Maximum Fun offers 22 podcasts, the most popular of which are Judge John Hodgman; the meta-advice show My Brother, My Brother and Me; Bullseye; and Throwing Shade, which is described as “…a weekly look at all the issues important to ladies and gays.” The company employs seven full-time staffers on the podcasting side and a full-time writer with Put This On.
Like many podcasters, Thorn is reluctant to get specific about the exact number of downloads the podcasts on Maximum Fun receive, in part because tracking downloads remains a ferociously inexact science, but he says that downloads across the network range in the millions monthly, while Maximum Fun hits like Risk! have audiences in the six figures.
A podcasting empire that relies on the contributions of fans better have an intense connection to its fanbase, and like a lot of innately savvy businessman, Thorn understands the needs of Maximum Fun obsessives because he shares with them a sensibility. When asked to characterize the Maximum Fun aesthetic, both in terms of the shows he hosts and the shows on the network, Thorn replies that the network aspires to be “smart, funny, and welcoming. Open-hearted. Thoughtful but not lame. Irreverent but not unnecessarily snide.”
Maximum Fun is home to podcasts by such well-respected veterans as Kevin Allison of The State, whose wild storytelling series Risk! is a hit in both live and podcast form, and The Flop House, a hilarious, obsessive, and weirdly highbrow exploration of bad movies hosted by longtime Daily Show head writer Elliott Kalan, current DS writer Dan McCoy, and Stuart Wellington, the “last remaining member of an ancient royal family of some bullshit fantasy world,” according to his Flop House bio.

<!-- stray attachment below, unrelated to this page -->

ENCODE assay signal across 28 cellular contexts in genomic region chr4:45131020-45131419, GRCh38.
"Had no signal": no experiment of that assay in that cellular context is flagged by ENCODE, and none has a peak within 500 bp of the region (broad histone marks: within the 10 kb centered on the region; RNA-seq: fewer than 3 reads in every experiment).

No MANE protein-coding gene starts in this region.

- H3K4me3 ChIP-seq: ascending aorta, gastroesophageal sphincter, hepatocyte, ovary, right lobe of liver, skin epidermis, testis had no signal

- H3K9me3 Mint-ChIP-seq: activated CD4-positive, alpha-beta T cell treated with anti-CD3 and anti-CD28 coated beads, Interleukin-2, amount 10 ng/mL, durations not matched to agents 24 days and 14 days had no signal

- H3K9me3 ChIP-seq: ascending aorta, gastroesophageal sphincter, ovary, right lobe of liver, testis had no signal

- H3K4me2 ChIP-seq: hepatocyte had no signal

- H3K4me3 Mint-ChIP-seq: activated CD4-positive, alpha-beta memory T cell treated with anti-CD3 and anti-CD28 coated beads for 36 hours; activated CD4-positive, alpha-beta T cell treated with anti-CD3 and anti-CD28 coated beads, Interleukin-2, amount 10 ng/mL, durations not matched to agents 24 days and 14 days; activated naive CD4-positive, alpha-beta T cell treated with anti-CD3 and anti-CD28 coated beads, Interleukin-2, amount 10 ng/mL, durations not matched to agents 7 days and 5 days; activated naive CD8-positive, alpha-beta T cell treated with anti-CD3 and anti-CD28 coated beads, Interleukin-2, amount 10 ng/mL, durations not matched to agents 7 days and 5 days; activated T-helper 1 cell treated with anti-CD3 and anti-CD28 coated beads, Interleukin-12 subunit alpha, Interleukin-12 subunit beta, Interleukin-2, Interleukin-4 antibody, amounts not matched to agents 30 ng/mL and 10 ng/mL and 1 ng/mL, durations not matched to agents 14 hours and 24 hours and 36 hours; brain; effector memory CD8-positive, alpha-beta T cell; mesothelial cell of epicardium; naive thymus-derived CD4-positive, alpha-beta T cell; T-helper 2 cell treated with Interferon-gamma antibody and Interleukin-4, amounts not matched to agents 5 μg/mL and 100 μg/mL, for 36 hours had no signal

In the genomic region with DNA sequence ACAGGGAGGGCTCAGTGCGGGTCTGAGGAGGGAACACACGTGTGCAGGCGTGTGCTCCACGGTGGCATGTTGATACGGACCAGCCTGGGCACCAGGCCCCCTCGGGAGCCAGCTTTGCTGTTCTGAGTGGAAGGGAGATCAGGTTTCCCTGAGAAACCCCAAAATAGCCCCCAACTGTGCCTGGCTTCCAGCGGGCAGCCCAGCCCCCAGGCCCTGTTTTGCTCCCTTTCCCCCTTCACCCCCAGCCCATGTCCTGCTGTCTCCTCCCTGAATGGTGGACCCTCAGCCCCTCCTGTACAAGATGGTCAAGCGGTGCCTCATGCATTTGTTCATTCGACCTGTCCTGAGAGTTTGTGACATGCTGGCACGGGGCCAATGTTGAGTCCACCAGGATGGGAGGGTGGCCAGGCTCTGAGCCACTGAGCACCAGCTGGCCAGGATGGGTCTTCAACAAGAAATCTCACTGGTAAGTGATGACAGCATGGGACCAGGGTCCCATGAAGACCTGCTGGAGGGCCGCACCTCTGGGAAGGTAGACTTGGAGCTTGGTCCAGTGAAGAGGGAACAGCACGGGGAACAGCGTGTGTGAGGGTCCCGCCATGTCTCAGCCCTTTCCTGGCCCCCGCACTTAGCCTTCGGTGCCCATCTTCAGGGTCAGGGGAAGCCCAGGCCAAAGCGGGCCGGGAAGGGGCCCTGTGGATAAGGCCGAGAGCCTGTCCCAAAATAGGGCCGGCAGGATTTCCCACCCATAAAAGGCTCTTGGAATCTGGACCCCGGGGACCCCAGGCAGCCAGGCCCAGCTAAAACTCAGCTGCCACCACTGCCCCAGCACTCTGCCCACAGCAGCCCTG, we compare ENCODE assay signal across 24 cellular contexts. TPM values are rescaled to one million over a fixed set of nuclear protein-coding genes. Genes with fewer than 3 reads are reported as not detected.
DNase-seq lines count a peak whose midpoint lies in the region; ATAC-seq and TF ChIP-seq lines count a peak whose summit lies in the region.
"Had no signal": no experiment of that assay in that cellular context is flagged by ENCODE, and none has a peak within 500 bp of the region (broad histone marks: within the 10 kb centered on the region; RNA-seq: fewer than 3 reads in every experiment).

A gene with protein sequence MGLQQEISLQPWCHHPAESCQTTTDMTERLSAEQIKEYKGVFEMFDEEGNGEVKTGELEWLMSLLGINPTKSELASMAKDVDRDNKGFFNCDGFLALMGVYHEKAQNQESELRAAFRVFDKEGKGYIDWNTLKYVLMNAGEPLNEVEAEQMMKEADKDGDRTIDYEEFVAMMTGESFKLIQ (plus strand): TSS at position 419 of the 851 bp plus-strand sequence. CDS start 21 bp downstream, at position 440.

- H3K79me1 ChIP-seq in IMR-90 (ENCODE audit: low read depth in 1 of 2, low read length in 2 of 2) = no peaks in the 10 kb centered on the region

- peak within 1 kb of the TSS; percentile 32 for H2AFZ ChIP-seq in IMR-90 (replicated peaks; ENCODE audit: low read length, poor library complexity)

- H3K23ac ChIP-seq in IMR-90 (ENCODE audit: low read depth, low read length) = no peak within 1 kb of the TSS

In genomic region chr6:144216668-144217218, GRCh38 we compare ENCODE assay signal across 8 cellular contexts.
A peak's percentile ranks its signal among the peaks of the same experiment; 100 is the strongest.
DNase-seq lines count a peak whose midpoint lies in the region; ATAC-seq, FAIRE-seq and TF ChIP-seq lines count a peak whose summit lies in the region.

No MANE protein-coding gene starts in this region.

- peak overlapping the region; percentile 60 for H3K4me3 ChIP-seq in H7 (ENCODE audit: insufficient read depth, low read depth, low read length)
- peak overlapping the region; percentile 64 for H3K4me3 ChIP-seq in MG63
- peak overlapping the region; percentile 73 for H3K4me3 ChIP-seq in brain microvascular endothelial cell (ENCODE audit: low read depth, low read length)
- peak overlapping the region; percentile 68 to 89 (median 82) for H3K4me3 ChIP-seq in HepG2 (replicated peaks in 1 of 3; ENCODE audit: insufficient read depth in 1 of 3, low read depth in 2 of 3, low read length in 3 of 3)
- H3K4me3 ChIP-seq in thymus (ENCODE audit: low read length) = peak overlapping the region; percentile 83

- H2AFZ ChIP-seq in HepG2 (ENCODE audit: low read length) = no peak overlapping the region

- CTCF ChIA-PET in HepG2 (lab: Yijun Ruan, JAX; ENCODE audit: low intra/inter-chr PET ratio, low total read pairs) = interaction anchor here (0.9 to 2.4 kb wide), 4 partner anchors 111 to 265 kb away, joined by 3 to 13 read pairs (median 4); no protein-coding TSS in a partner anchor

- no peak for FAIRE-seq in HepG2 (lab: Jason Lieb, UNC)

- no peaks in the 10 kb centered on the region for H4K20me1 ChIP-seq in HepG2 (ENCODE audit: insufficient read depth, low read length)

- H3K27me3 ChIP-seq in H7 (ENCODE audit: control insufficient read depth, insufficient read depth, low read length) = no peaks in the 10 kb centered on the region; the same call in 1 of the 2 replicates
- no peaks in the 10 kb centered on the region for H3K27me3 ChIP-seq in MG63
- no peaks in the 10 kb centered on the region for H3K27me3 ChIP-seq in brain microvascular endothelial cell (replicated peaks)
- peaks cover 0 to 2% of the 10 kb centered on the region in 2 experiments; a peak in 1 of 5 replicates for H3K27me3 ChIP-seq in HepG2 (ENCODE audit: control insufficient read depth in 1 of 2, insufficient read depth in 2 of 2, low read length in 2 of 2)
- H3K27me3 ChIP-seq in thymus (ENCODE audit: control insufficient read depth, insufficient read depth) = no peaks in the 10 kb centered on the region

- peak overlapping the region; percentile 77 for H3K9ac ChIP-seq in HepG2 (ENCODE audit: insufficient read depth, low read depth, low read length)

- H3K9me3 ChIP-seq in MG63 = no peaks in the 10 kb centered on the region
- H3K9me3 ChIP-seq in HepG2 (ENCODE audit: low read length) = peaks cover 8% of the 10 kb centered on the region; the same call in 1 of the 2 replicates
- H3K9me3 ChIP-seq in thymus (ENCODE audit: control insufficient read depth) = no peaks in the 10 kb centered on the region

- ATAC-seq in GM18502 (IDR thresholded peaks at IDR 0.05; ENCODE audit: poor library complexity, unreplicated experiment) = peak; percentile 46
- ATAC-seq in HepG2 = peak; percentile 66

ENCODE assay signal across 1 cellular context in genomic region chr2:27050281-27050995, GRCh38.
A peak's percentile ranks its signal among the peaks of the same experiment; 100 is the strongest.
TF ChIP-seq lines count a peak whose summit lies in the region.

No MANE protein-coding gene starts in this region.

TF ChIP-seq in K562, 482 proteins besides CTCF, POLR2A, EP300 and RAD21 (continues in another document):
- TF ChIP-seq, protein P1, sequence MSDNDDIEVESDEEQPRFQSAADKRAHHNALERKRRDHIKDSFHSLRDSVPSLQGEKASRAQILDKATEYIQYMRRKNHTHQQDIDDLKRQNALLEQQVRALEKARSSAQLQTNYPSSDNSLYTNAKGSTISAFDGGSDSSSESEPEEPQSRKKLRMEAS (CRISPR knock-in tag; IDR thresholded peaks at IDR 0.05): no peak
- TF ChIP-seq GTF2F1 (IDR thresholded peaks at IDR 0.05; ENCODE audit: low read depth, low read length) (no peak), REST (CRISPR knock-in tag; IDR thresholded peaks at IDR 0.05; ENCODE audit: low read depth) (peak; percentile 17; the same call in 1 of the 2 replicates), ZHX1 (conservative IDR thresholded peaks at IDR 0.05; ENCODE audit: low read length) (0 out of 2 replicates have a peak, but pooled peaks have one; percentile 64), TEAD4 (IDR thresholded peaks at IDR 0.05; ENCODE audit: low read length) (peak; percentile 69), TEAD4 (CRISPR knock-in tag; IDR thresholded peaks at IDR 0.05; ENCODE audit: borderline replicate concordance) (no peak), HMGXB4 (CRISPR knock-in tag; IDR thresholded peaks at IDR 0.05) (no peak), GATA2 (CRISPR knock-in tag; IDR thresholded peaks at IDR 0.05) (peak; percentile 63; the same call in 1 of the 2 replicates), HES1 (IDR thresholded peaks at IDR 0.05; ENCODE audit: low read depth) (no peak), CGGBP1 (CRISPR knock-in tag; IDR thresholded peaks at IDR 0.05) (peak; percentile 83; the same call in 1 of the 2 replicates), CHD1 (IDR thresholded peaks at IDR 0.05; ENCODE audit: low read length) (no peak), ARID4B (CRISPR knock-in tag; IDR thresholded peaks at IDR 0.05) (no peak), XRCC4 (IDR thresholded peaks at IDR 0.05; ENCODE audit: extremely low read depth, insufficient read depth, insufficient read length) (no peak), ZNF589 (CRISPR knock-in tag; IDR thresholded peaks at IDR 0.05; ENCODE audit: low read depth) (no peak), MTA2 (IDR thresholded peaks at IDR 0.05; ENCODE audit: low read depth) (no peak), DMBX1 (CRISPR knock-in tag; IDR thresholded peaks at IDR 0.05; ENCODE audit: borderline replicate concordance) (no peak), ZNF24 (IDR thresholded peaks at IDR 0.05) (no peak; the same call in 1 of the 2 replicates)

Thorn savvily intuited that podcasting was the future of broadcasting, then played a major role in shaping the form (McCoy credits Jesse, Jordan, Go! with being the podcast that made him want to go into podcasting), although podcasting has grown in ways it’s doubtful even Thorn could have imagined. When Thorn helped an intense, neurotic Jewish comedian with a reputation as a comic’s comic and an even more intense reputation for professional self-sabotage set up a studio so he could continue recording his podcast, it’s doubtful Thorn could have envisioned that he was helping push Marc Maron down a path that would someday lead to the most powerful man in the world—President Obama–setting time aside to do an interview in Maron’s garage.